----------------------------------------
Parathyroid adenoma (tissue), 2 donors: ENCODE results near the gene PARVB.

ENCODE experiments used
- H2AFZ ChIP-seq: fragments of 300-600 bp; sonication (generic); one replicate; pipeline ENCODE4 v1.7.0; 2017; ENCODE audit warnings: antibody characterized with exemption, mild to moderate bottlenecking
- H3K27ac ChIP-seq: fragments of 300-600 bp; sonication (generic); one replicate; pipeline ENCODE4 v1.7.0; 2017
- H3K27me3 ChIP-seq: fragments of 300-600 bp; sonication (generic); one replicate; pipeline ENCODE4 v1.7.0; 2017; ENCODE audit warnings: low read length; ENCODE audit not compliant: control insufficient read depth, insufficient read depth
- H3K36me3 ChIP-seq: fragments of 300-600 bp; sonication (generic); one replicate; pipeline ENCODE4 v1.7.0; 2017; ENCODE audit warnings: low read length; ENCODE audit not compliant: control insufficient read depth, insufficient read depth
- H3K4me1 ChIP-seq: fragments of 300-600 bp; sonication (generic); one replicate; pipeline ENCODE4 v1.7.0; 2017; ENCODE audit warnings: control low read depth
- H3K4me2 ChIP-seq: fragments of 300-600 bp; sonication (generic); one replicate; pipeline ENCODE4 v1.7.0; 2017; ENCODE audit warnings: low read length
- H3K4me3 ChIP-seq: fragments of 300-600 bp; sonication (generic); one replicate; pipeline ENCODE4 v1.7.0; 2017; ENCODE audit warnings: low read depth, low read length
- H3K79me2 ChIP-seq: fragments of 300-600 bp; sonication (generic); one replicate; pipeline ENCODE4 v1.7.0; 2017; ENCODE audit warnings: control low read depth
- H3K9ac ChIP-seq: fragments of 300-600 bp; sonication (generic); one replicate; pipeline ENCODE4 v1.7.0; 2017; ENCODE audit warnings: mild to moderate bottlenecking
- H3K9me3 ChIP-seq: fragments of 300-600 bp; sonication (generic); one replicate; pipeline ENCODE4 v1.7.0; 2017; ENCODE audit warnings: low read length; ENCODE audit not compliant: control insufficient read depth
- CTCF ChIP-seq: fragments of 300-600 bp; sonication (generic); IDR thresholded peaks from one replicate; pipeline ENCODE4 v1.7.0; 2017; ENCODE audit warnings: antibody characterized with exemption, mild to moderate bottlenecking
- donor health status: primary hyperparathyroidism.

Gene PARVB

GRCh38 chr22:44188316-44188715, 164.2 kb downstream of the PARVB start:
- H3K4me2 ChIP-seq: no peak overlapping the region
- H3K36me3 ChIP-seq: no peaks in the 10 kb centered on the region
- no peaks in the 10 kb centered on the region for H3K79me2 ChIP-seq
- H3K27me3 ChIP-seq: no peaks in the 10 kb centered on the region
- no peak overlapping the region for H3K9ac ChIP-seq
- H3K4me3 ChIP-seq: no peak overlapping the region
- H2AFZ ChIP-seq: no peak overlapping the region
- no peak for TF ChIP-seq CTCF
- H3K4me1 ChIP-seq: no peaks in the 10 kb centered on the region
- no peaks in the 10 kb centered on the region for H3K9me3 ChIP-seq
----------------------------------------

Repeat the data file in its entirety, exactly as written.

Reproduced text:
Parathyroid adenoma (tissue), 2 donors: ENCODE results near the gene PARVB.

ENCODE experiments used
- H2AFZ ChIP-seq: fragments of 300-600 bp; sonication (generic); one replicate; pipeline ENCODE4 v1.7.0; 2017; ENCODE audit warnings: antibody characterized with exemption, mild to moderate bottlenecking
- H3K27ac ChIP-seq: fragments of 300-600 bp; sonication (generic); one replicate; pipeline ENCODE4 v1.7.0; 2017
- H3K27me3 ChIP-seq: fragments of 300-600 bp; sonication (generic); one replicate; pipeline ENCODE4 v1.7.0; 2017; ENCODE audit warnings: low read length; ENCODE audit not compliant: control insufficient read depth, insufficient read depth
- H3K36me3 ChIP-seq: fragments of 300-600 bp; sonication (generic); one replicate; pipeline ENCODE4 v1.7.0; 2017; ENCODE audit warnings: low read length; ENCODE audit not compliant: control insufficient read depth, insufficient read depth
- H3K4me1 ChIP-seq: fragments of 300-600 bp; sonication (generic); one replicate; pipeline ENCODE4 v1.7.0; 2017; ENCODE audit warnings: control low read depth
- H3K4me2 ChIP-seq: fragments of 300-600 bp; sonication (generic); one replicate; pipeline ENCODE4 v1.7.0; 2017; ENCODE audit warnings: low read length
- H3K4me3 ChIP-seq: fragments of 300-600 bp; sonication (generic); one replicate; pipeline ENCODE4 v1.7.0; 2017; ENCODE audit warnings: low read depth, low read length
- H3K79me2 ChIP-seq: fragments of 300-600 bp; sonication (generic); one replicate; pipeline ENCODE4 v1.7.0; 2017; ENCODE audit warnings: control low read depth
- H3K9ac ChIP-seq: fragments of 300-600 bp; sonication (generic); one replicate; pipeline ENCODE4 v1.7.0; 2017; ENCODE audit warnings: mild to moderate bottlenecking
- H3K9me3 ChIP-seq: fragments of 300-600 bp; sonication (generic); one replicate; pipeline ENCODE4 v1.7.0; 2017; ENCODE audit warnings: low read length; ENCODE audit not compliant: control insufficient read depth
- CTCF ChIP-seq: fragments of 300-600 bp; sonication (generic); IDR thresholded peaks from one replicate; pipeline ENCODE4 v1.7.0; 2017; ENCODE audit warnings: antibody characterized with exemption, mild to moderate bottlenecking
- donor health status: primary hyperparathyroidism.

Gene PARVB

GRCh38 chr22:44188316-44188715, 164.2 kb downstream of the PARVB start:
- H3K4me2 ChIP-seq: no peak overlapping the region
- H3K36me3 ChIP-seq: no peaks in the 10 kb centered on the region
- no peaks in the 10 kb centered on the region for H3K79me2 ChIP-seq
- H3K27me3 ChIP-seq: no peaks in the 10 kb centered on the region
- no peak overlapping the region for H3K9ac ChIP-seq
- H3K4me3 ChIP-seq: no peak overlapping the region
- H2AFZ ChIP-seq: no peak overlapping the region
- no peak for TF ChIP-seq CTCF
- H3K4me1 ChIP-seq: no peaks in the 10 kb centered on the region
- no peaks in the 10 kb centered on the region for H3K9me3 ChIP-seq